Paul Goodman

Compulsory Miseducation




Some anti-conventional ideas for a new approach to education.



There are thinkable alternatives. Throughout this little book, as occasion arises, I shall offer alternative proposals that I as a single individual have heard of or thought up. Here are half a dozen directly relevant to the subject we have been discussing, the system as compulsory trap. In principle, when a law begins to do more harm than good, the best policy is to alleviate it or try doing without it.

I. Have ‘no school at all' for a few classes. These children should be selected from tolerable, though not necessarily cultured homes. They should be neighbours and numerous enough to be a society for one another so that they do not feel merely
'different'. Will they learn the rudiments anyway? This experiment cannot do the children any academic harm, since there is good evidence that normal children will make up the first seven years school-work with four to seven months of good teaching.

2. Dispense with the school building for a few classes; provide teachers and use the city itself as the school - its streets, cafeterias, stores, movies, museums, parks and factories. Where feasible, it certainly makes more sense to teach using the real subject matter than to bring an abstraction of the subject matter into the school-building as 'curriculum'. Such a class should probably not exceed ten children for one pedagogue. The idea - it is the model of Athenian education - is not dissimilar to youth-gang work, but not applied to delinquents and not playing to the gang ideology.

3. Along the same lines, but both outside and inside the school building, use appropriate unlicensed adults of the community - the druggist, the storekeeper, the mechanic - as the proper educators of the young into the grown-up world. By this means we can try to overcome the separation of the young from the grown-up world so characteristic in modem urban life, and to diminish the omnivorous authority of the professional school-people.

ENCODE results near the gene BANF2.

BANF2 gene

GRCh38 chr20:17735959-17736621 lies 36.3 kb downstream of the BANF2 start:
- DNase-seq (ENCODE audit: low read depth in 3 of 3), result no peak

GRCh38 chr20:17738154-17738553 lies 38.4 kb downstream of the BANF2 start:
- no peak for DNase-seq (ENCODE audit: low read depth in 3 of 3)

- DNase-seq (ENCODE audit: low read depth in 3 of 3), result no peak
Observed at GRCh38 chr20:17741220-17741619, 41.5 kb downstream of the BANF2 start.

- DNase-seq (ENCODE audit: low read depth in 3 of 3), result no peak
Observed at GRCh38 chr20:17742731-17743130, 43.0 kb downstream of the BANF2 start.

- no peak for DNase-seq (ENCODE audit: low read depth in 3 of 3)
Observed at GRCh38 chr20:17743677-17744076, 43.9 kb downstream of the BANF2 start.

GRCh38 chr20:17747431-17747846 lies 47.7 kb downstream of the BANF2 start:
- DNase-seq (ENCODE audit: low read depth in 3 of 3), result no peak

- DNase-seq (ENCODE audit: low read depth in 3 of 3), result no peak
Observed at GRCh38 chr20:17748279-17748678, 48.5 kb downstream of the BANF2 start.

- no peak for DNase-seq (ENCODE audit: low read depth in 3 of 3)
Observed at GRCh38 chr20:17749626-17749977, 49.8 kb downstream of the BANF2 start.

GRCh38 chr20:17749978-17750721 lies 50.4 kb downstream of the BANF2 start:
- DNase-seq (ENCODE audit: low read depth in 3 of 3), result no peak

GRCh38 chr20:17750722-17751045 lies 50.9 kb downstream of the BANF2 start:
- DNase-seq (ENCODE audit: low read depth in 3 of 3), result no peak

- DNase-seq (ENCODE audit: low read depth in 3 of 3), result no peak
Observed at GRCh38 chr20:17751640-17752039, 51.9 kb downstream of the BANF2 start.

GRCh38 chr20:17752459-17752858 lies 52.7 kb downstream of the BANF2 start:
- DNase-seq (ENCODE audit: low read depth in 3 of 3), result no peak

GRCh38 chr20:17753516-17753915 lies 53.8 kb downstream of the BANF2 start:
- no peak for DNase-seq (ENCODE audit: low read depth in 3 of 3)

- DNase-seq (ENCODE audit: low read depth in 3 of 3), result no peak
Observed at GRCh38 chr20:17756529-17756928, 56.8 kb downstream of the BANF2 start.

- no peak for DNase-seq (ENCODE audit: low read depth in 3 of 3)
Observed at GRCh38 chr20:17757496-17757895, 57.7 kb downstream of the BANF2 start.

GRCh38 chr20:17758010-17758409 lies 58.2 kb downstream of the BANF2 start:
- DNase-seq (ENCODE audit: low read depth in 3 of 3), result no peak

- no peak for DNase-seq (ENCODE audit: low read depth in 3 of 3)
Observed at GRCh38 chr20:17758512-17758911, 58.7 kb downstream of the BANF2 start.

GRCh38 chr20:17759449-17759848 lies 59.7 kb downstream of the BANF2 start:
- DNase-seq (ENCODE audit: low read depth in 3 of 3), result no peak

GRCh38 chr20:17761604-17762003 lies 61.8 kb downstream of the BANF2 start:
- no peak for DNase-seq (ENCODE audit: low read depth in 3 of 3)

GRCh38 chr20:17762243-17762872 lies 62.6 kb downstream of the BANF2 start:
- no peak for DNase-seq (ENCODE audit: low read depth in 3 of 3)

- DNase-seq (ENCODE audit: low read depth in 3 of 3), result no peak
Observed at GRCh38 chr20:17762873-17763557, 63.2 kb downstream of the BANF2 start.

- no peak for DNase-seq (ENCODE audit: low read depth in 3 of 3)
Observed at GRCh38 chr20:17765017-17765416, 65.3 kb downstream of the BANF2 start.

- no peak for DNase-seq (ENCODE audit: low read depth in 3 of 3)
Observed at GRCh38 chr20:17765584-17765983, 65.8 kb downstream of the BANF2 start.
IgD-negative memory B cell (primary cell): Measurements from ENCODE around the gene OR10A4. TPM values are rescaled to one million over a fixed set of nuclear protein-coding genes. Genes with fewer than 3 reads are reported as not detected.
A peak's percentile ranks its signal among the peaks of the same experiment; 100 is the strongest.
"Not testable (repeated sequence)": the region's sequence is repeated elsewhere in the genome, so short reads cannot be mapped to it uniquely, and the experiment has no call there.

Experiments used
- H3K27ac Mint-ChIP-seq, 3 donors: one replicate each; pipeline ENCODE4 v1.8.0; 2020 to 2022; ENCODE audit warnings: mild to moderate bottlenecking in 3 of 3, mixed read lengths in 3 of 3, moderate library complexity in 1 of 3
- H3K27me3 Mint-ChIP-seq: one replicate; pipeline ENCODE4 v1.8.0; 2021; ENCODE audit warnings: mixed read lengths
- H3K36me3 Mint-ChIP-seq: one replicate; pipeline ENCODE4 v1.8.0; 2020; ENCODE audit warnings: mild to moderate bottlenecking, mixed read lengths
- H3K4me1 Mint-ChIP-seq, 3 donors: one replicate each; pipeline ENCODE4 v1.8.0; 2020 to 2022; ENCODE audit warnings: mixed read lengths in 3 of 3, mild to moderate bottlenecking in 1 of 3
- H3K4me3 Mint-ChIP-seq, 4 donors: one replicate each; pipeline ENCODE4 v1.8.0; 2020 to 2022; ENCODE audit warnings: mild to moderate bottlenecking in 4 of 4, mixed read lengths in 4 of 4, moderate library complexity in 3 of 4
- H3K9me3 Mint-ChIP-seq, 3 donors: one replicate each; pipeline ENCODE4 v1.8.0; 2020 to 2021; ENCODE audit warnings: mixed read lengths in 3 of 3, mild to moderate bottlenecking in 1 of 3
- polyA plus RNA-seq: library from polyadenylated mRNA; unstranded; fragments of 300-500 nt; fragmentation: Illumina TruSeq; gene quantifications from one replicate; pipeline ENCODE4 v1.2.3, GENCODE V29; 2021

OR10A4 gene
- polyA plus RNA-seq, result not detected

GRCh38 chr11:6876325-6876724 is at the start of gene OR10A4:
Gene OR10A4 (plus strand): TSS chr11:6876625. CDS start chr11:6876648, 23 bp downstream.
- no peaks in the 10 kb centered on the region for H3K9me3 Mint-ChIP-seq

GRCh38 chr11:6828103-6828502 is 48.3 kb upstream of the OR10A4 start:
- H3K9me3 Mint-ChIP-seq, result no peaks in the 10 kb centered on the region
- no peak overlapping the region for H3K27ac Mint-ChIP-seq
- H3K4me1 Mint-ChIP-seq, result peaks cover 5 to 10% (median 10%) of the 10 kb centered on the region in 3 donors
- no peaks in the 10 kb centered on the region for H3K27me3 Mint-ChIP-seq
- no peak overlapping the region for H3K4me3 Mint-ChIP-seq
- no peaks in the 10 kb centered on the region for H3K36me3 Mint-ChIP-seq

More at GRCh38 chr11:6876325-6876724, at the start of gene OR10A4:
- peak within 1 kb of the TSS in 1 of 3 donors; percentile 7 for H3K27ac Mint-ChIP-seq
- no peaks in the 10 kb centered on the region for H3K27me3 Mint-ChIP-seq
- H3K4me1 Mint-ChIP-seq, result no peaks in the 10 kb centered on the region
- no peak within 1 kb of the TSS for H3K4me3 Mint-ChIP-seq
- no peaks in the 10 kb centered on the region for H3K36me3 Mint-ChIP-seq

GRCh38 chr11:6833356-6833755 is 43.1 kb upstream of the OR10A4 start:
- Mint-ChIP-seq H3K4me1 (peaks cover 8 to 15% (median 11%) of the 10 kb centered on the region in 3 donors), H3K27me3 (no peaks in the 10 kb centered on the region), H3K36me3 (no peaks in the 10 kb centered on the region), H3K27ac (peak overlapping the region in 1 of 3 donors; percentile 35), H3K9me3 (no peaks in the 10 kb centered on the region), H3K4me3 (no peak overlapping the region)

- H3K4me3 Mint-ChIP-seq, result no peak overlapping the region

Certainly it would be a useful and animating experience for the adults.

4. Make class attendance not compulsory, in the manner of A. S. Neill's Summerhill. If the teachers are good, absence would tend to be eliminated; if they are bad, let them know it. The compulsory law is useful to get the children away from the parents, but it must not result in trapping the children. A fine modification of this suggestion is the rule used by Frank Brown in Florida: he permits the children to be absent for a week or a month to engage in any worthwhile enterprise or visit any new environment.

5. Decentralize an urban school (or do not build a new big building) into small units, twenty to fifty, in available store-fronts or clubhouses. These tiny schools, equipped with record-player and pin-ball machine, could combine play, socializing, discussion and formal teaching. For special events, the small units can be brought together into a common auditorium or gymnasium, so as to give the sense of the greater community.
Correspondingly, I think it would be worthwhile to give the Little Red Schoolhouse a spin under modem urban conditions, and see how it works out: that is, to combine all the ages in a little room for twenty-five to thirty, rather than to grade by age.

6. Use a pro rata part of the school money to send children to economically marginal farms for a couple of months of the year, perhaps six children from mixed backgrounds to a farmer. The only requirement is that the farmer feed them and not beat them; best, of course, if they take part in the farmwork. This will give the farmer cash, as part of the generally desirable programme to redress the urban-rural ratio to something nearer to 70 per cent to 30 per cent. (At present, less than 8 per cent of families are rural.) Conceivably, some of the urban children will take to the other way of life, and we might generate a new kind of rural culture.

I frequently suggest these and similar proposals at teachers’ colIeges, and I am looked at with an eerie look - do I really mean to diminish the state-aid grant for each student-day? But mostly the objective is that such proposals entail intolerable administrative difficulties.

Above all we must apply these and other proposals to particular individuals and small groups, without the obligation of uniformity. There is a case for uniform standards to be reached … but they cannot be reached by uniform techniques. The claim that standardization of procedure is more efficient, less costly, or alone administratively practical, is often false. Particular inventiveness requires thought, but thought does not cost money.


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